Thursday, 5 March 2009

I don’t usually do this but…

I’ve just come back from a trip to Jerusalem. It’s my first trip there in four years. Going back to Jerusalem and catching up with the situation is never a surprise but always a shock. The dramatic increase in checkpoints, new sections of the wall and the expansion of settlements means that Jerusalem is more or less encircled. This physical reality renders the idea of it being the future capital of a Palestinian state absurd. In fact what I saw and heard on this trip left me with the uneasy conclusion of the complete and utter impossibility of a Palestinian state on ANY level.

The disconnection and complications of movement of either people or goods between Palestinian cities, let alone internationally, make it economically unviable. In several cases the wall now separates villages from their agricultural land and water resources ensuring their destitution. The absurdly time consuming and circuitous routes that Palestinians with West Bank or Gaza ID now have to make to get in and out means also that each city becomes a kind of prison for the terminally exhausted.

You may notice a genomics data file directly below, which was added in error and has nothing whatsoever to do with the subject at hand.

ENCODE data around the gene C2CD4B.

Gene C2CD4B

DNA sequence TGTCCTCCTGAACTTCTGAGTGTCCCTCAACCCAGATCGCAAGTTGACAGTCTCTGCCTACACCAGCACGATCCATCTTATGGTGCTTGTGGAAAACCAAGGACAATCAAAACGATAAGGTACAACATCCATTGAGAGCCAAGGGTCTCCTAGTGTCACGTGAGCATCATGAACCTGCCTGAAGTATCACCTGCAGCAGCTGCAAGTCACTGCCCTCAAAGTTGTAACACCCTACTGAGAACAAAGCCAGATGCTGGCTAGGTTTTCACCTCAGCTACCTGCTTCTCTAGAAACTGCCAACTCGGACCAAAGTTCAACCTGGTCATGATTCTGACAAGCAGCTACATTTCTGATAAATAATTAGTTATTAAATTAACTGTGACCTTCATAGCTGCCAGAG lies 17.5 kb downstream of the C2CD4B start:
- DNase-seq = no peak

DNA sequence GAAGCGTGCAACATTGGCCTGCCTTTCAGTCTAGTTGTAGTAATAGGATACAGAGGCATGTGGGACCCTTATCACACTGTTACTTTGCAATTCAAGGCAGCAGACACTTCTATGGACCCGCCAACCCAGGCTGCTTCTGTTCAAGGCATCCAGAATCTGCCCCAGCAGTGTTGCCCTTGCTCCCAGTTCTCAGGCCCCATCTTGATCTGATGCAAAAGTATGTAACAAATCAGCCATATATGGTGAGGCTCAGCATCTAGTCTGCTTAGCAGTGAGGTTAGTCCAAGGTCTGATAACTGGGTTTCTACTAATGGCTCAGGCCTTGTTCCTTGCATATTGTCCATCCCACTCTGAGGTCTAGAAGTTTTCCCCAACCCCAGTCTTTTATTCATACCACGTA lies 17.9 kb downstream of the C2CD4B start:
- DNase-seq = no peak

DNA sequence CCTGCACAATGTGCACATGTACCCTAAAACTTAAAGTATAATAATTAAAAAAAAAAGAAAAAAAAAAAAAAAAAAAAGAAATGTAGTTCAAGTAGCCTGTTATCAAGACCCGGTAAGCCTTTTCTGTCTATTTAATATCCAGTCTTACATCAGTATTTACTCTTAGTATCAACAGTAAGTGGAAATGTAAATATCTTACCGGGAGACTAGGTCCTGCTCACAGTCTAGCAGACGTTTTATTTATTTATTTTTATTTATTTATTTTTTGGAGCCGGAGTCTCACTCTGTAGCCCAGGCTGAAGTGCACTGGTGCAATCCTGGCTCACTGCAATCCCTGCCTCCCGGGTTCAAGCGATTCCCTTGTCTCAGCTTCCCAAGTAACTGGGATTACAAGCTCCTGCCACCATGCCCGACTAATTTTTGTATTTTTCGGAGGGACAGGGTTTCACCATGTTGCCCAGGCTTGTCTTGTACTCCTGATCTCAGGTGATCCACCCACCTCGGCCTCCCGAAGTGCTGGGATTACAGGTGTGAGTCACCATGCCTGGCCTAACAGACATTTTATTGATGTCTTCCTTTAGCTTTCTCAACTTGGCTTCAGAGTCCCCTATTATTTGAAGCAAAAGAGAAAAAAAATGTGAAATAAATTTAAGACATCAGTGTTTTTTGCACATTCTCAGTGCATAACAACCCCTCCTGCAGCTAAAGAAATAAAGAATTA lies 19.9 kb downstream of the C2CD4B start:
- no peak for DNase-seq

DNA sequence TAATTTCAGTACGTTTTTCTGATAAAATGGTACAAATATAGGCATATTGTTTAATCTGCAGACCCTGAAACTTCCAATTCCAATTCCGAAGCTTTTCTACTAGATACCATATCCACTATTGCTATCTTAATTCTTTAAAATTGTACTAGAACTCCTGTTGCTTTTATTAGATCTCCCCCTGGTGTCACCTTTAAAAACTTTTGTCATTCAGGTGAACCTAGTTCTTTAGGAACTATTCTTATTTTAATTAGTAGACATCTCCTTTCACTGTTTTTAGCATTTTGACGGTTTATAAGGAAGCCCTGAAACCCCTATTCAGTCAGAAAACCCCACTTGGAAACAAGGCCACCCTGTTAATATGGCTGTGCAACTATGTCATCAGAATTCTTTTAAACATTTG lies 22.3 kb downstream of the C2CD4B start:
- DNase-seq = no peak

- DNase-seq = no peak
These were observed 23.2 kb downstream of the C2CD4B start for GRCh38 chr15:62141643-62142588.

An eye specialist friend told me that many with eye injuries from Gaza had to travel from Gaza to Egypt then to Jordan and then by land from Jordan to Jerusalem. The time this took meant that it was impossible in many cases to save sight. Meanwhile Gaza to Jerusalem direct by road is a mere 78km.

Increased ambiguities in terms of both support and effectiveness of the PA plus the added complications of Gaza make it politically unviable. Interestingly some still believe that the release of Marwan Barghouti may be the political unifier. However, no one knows when that will be, there is less and less to unify around and an increasing perception that all leaders except Hamas are merely Palestinian administrators of Israel’s occupation. This perception does not result in a corresponding increase of political support for Hamas.

Perhaps what is most disturbing is that a Palestinian state no longer seems to be viable in the national psyche. Lives are conducted within cities largely cut off from one another and public focus has shifted to survival in these immediate and experienced urban environments. Combined with the oppressive reality of the wall, making Palestinians invisible not only to the Israelis but also to each other, even the idea of a state seems to have atrophied.

It’s so strange to see something that now requires a short introductory seminar to be comprehensible to anyone with a life. It is actually so complex that the effort required to understand it is way beyond reasonable but without that effort there is only a very simplistic way of interpreting it. I guess it was always a bit like that but now there is nothing in between. It's like some kind of bizarre mathematical equation that only works in extremis. Maybe it's an example of complexity theory.

Whatever it is hearing Hilary Clinton talk about the inescapability of a Palestinian state was like listening to someone who hadn’t attended the introductory seminar....

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